#JavaScript, #React, #react 16.6, #react 16.7
25 January 2019
Bartłomiej Rogacewicz
Article mage

What’s new in React 16.6 and 16.7?

The version 16.6 of React was released on 24th October 2018. We can divide features and changes from this release into two groups. The first one contains functionalities created to prevent unnecessary re-rendering of components, which increases the efficiency of the app. And the other group is about lazy-loading of our components without a need to use external libraries.


As I mentioned before, the new version of React provides us with memo function, which looks like this:

React.memo(function Title(props) {
   return <h1>{props.title}<h1>

This method allows us to block re-rendering of our functional component. We cannot access the Lifecycle of this kind of component. Until now, we could achieve this only with Class components using “PureComponent” or a Lifecycle method – “shouldComponentUpdate”.

The first parameter used in React.memo() is the name of our functional component. In the next parameter, we can transfer a function which would compare a prevProps to the nextProps.

function areEqual(prevProps, nextProps) {
 if (prevProps.title !== nextProps.title){
   return true;
 return false;

Thanks to this function we can check if prevProps differs from the nextProps, which is useful when we pass more advanced objects because the way in which memo would compare them is simple.


Lazy loading!

The process of loading all the components at once causes a decrease in the efficiency of our app. Before the update, we dealt with this process using libraries like Loadable, which made lazy loading available.

It is possible thanks to dynamic imports and builders like Webpack. Here’s the syntax of a dynamic import:

import('./component.js').then(component => <component />)

This import returns a promise which allows us to access the component through then().


const Title = React.lazy(() => import('./Title'))

const PageComponent = (props) => (
  <Title>This is my homepage</Title>


It is made to dynamically render the imports as the components. So a component imported this way is loaded right when it is rendered in a component in which it is included in. Moreover, a dynamically imported component can be disconnected from the main file and placed in a separate one.

It decreases the size of the main file and impacts the loading speed, as well as processing speed by a browser.


React 16.6 now allows us to dynamically load components. The problem occurs when we want to show the user that something is going on in our page. Suspense was built in order to meet this demand. It looks like following:

const Title = React.lazy(() => import('./Title'))

const PageComponent = (props) => (
  <Suspense fallback={<div>Loading...</div>}>
    <Title>This is my homepage</Title>

We wrap lazy-loaded component with Suspense. It takes fallback as a property. It is worth to notice that any proper react element can be used. Fallback would be shown by the suspense while components are being loaded. This way we provide the user of our app with information about loading app’s resources.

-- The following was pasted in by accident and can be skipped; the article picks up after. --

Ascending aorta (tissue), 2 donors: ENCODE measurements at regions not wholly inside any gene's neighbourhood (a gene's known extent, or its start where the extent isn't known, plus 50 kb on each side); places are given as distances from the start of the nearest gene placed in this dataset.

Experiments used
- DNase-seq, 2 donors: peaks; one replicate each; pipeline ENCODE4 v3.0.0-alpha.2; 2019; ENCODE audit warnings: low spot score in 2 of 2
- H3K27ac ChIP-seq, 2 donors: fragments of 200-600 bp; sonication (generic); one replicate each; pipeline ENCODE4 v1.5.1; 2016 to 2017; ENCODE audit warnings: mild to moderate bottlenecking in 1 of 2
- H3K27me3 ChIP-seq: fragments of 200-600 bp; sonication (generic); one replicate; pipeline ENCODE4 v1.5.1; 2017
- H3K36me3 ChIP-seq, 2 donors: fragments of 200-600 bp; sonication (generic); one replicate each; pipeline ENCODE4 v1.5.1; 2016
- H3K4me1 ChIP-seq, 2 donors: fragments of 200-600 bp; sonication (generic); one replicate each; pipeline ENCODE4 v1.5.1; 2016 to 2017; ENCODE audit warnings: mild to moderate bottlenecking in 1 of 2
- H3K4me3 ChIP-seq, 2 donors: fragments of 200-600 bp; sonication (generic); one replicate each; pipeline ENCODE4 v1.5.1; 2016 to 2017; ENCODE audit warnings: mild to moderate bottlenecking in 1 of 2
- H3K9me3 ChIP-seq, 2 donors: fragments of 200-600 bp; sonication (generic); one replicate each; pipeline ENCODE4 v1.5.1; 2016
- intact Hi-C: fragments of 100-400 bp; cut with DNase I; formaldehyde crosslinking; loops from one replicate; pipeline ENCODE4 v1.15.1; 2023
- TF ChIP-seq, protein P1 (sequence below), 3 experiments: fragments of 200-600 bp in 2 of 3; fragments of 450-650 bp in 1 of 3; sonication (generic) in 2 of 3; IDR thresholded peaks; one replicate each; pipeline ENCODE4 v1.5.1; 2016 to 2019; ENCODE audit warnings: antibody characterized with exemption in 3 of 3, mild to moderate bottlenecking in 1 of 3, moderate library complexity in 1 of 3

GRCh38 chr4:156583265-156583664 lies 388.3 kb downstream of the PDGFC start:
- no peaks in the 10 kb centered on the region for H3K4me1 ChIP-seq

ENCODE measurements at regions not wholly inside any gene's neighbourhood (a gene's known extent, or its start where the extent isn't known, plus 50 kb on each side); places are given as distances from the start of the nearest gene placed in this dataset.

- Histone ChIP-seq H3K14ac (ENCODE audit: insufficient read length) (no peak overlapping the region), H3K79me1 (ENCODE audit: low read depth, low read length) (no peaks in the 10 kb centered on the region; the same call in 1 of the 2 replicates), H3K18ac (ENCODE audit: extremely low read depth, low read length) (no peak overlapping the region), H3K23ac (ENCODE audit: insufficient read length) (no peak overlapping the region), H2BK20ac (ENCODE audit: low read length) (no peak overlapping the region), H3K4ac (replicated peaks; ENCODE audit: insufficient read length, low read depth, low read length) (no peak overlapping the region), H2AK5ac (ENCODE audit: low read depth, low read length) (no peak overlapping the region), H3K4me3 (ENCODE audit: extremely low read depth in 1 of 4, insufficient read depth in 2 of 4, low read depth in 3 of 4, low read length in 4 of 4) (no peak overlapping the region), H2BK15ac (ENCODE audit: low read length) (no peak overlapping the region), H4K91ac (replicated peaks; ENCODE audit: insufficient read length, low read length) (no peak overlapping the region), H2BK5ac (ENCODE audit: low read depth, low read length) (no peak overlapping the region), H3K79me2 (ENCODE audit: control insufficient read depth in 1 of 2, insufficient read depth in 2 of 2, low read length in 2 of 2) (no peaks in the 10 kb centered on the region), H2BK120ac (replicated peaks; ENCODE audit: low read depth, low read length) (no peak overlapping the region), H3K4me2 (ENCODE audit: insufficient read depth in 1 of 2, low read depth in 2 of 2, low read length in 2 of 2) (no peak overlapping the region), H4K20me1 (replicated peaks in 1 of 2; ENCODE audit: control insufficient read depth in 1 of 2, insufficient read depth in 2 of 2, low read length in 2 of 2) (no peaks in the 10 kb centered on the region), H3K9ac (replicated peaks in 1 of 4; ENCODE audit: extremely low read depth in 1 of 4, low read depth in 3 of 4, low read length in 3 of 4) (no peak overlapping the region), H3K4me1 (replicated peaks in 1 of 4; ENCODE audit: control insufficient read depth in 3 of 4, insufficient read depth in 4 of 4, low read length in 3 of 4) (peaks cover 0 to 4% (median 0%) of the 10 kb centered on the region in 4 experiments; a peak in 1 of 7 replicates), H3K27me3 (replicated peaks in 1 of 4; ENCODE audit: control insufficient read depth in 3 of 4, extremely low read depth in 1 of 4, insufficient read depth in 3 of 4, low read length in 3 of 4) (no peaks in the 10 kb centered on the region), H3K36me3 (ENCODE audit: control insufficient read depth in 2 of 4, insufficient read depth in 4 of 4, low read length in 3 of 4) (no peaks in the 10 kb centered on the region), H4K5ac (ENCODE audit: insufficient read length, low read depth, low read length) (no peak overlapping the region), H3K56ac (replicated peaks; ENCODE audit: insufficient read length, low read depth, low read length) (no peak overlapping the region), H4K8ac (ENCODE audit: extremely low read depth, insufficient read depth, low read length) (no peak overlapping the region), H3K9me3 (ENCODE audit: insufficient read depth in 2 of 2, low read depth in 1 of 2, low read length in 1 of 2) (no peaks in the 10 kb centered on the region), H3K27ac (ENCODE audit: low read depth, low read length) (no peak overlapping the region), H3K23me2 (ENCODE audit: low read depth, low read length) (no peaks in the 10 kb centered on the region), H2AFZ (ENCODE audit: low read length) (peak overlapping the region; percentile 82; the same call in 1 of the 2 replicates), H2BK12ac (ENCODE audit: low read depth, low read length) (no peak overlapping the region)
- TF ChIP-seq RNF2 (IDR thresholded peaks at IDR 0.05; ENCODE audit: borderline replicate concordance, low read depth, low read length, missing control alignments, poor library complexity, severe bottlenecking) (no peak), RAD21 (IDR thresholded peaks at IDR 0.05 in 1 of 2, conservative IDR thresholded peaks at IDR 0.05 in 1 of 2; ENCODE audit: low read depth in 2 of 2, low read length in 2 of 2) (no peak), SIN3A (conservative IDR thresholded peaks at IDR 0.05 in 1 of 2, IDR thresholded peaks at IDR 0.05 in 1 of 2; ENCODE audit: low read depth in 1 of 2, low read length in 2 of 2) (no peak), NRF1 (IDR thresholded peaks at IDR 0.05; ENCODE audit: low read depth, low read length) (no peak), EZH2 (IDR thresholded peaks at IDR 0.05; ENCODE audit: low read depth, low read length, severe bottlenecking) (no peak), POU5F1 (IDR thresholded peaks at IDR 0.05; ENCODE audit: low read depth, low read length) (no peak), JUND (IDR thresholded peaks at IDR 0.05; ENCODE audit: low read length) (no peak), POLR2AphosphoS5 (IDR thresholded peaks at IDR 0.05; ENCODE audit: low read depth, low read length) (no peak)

In this iteration, there are more tweaks which may be less impressive, but they also provide developers with tools to make working with the framework easier.


The React team addednew API for context in the 16.3 version. Thanks to it, we can transfer props to components and skip transferring them through sub-components as it was needed before.

Context API resolves the problem of props drilling – transferring props through a bunch of components. To make our work with context API we can use contextType. We assign context to the contextType, here’s a short example:

Import {AuthContext} from './auth.js'

class Main extends React.Component {
 static contextType = MyContext

 render() {
  return <div>{this.context.isLoggedIn}</div>

Thanks to the ability to assign context like this, we can access its data using this.context. contextType simplifies the way we work with context, because there’s no need to add context consumer to our render method, anymore. However, what if we would like to use more contexts than one? We would need to include a new context in our render function.

Static getDerivedStateFromError

In earlier versions of React the possibility to detect errors in overriding components was released. We can do it thanks to ErrorBoundries and Lifecycle method of the component (componentDidCatch). This way we are able to detect an error and handle it.

In the new version of React, we get static method getDerivedStateFromError. This method would run when an error would occur. Moreover, it would take it as a parameter and return the object to update its status.

class ErrorBoundary extends React.Component {
 state = { hasError: false };

 static getDerivedStateFromError(error) {.
   return { hasError: true };

 render() {
   if (this.state.hasError) {
      return <h1>Something went wrong.</h1>;

   return this.props.children; 

getDerivedStateFromError is a supplement to the componentDidCatch method. Both of them can work together, but only the componentDidCatch can use this and execute more operations than changing the status of the component.

React 16.7

In this release there are some fixes for React.lazy. However, it doesn’t include Hooks yet. React team said that hooks are in the process of QA and will be released in upcoming months.

Changes released in 16.6 and 16.7 of React help us to work more efficiently with React which impacts the speed of the app as well as the time required for development.

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